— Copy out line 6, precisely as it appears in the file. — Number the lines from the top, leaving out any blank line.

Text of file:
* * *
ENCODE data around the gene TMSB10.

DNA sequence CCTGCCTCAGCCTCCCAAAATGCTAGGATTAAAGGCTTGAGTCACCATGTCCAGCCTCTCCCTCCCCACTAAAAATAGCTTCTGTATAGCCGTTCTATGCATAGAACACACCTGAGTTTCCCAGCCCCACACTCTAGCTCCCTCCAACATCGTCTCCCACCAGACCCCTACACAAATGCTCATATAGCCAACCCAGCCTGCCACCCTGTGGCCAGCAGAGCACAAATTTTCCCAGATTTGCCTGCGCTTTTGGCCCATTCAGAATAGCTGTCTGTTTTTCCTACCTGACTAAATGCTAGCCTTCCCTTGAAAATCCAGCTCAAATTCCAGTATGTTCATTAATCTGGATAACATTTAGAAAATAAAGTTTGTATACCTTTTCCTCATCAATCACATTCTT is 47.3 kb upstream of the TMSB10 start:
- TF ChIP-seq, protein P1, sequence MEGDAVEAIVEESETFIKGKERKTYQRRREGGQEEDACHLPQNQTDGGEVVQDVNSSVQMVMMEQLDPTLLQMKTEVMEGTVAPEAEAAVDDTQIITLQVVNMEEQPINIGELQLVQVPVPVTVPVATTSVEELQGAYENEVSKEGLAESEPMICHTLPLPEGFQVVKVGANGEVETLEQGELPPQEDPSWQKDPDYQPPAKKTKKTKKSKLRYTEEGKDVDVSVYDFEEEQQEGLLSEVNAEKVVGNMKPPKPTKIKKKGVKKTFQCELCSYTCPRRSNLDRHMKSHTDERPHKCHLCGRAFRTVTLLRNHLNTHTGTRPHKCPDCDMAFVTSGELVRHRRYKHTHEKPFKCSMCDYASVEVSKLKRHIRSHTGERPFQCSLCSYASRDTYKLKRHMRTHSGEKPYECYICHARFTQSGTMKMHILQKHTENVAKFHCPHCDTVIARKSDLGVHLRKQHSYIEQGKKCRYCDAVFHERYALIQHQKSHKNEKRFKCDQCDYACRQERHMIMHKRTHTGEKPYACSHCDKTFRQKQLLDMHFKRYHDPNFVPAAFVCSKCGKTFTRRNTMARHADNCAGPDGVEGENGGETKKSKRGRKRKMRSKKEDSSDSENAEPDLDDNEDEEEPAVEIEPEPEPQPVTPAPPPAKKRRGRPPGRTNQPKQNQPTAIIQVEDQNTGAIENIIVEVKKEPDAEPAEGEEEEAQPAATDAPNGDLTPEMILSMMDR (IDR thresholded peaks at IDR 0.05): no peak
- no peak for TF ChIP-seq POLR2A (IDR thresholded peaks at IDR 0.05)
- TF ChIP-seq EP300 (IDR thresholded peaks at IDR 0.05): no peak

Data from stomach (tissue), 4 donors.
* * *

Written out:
Data from stomach (tissue), 4 donors.